Fit middle-aged athletes susceptible to cardiovascular risk factors

Issue: BCMJ, vol. 60 , No. 8 , October 2018 , Pages 414,417 News

A recent UBC study highlights how important it is for middle-aged athletes to have their doctor check their cardiovascular risk factors, especially if they have high blood pressure, high cholesterol, or a family history of cardiovascular disease.

For the study, researchers followed 798 “masters athletes”—adults aged 35 and older who engage in moderate to vigorous physical activity at least 3 days per week. The participants included a range of athletes—runners, cyclists, triathletes, rowers, and hockey players.

Participants were asked questions about their health, family history, and physical activity levels. They also had their blood pressure checked and waist circumference measured. Some participants also took part in an exercise stress test. Those with abnormal results underwent further testing, such as a CT coronary angiogram, to determine if they had cardiovascular disease.

Of the 798 athletes, 94 (12%) were found to have significant cardiovascular disease. Ten participants were found to have severe coronary artery disease (blockage in their artery of 70% or greater) despite not having any symptoms.

This study’s findings build on previous research that found masters athletes have a higher incidence of cardiovascular disease than non-athletes of the same age with similar risk factors. However, previous research has also found that, compared to non-athletes, masters athletes typically have more calcified plaque, which is known to be more stable and less likely to cause a heart attack.

While the findings may seem alarming, Barbara Morrison, the study’s lead author and a PhD student in experimental medicine at UBC, emphasized that it doesn’t mean masters athletes should stop exercising. She recommends people see their doctor for regular checkups, including blood pressure and cholesterol monitoring, especially if they have a family history of heart attack or stroke, and exercise in moderation. When taken to the extreme, exercise may have the potential to do harm.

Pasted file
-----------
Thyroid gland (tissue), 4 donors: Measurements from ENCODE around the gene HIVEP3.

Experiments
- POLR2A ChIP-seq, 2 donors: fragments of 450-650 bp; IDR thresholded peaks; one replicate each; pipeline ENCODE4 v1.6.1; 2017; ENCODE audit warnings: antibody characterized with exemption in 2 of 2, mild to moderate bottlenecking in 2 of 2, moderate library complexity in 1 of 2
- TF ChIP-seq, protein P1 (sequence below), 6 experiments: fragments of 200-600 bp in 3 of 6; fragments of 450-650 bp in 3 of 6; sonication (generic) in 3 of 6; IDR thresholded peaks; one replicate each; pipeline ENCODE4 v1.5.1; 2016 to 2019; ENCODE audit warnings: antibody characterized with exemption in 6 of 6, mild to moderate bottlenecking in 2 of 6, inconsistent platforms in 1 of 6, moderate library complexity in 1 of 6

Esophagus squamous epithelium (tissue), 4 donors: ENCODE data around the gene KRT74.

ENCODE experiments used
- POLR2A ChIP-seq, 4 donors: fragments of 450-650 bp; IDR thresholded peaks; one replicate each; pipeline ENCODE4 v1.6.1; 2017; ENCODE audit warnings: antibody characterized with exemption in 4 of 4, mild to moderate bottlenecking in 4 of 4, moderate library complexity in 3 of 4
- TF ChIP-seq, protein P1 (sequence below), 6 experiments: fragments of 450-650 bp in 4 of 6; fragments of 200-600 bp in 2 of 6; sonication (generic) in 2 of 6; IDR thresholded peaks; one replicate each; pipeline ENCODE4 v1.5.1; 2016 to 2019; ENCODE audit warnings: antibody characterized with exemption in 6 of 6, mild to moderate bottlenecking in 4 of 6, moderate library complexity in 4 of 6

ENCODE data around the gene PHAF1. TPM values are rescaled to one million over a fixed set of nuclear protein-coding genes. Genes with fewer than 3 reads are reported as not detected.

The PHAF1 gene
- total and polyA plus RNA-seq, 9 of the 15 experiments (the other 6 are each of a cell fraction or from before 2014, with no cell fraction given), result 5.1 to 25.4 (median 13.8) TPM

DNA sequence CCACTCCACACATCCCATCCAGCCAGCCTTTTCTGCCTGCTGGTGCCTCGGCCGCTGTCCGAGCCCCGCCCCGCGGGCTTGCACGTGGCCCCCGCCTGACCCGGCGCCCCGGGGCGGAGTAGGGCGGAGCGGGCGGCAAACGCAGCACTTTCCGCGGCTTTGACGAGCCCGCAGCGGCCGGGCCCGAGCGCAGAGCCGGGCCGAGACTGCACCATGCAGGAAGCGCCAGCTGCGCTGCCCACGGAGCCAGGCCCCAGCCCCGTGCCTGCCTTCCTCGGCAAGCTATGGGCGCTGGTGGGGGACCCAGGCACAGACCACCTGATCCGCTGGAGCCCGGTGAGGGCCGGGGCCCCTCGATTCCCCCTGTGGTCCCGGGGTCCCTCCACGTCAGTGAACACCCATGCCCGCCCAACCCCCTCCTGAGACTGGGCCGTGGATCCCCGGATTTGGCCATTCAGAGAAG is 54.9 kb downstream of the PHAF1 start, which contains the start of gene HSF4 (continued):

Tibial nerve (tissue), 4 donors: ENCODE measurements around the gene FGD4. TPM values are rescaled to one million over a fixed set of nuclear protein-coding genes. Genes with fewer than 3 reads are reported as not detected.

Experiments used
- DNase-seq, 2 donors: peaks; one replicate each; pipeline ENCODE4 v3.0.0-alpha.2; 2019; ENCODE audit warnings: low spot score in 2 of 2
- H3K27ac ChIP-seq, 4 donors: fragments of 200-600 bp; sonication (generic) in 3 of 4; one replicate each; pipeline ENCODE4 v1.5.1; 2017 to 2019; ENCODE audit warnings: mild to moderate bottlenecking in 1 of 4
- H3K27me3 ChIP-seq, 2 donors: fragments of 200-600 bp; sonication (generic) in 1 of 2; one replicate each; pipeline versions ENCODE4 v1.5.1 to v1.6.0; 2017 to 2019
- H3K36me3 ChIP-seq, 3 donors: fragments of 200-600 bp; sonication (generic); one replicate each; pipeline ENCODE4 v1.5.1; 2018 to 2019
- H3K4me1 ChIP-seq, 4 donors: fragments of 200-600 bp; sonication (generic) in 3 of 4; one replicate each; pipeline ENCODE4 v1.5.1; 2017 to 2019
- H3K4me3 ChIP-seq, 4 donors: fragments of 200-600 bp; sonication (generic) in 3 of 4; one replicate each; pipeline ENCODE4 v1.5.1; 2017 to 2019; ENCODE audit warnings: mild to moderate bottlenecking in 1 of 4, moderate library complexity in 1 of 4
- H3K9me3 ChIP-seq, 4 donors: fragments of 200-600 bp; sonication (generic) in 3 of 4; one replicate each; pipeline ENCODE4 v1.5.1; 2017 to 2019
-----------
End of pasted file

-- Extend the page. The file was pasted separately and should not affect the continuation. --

Coauthored by researchers at SportsCardiologyBC, BC Children’s Hospital, and Weill Cornell Medical College in New York, the study was funded by Mitacs Canada and the Canadian Institutes of Health Research. The study is titled “Assessment of cardiovascular risk and preparticipation screening protocols in masters athletes: The Masters Athlete Screening Study (MASS): A cross-sectional study,” and is published in BMJ Open Sport and Exercise Medicine.

. Fit middle-aged athletes susceptible to cardiovascular risk factors. BCMJ, Vol. 60, No. 8, October, 2018, Page(s) 414,417 - News.



Above is the information needed to cite this article in your paper or presentation. The International Committee of Medical Journal Editors (ICMJE) recommends the following citation style, which is the now nearly universally accepted citation style for scientific papers:
Halpern SD, Ubel PA, Caplan AL, Marion DW, Palmer AM, Schiding JK, et al. Solid-organ transplantation in HIV-infected patients. N Engl J Med. 2002;347:284-7.

About the ICMJE and citation styles

The ICMJE is small group of editors of general medical journals who first met informally in Vancouver, British Columbia, in 1978 to establish guidelines for the format of manuscripts submitted to their journals. The group became known as the Vancouver Group. Its requirements for manuscripts, including formats for bibliographic references developed by the U.S. National Library of Medicine (NLM), were first published in 1979. The Vancouver Group expanded and evolved into the International Committee of Medical Journal Editors (ICMJE), which meets annually. The ICMJE created the Recommendations for the Conduct, Reporting, Editing, and Publication of Scholarly Work in Medical Journals to help authors and editors create and distribute accurate, clear, easily accessible reports of biomedical studies.

An alternate version of ICMJE style is to additionally list the month an issue number, but since most journals use continuous pagination, the shorter form provides sufficient information to locate the reference. The NLM now lists all authors.

BCMJ standard citation style is a slight modification of the ICMJE/NLM style, as follows:

  • Only the first three authors are listed, followed by "et al."
  • There is no period after the journal name.
  • Page numbers are not abbreviated.


For more information on the ICMJE Recommendations for the Conduct, Reporting, Editing, and Publication of Scholarly Work in Medical Journals, visit www.icmje.org

BCMJ Guidelines for Authors

Leave a Reply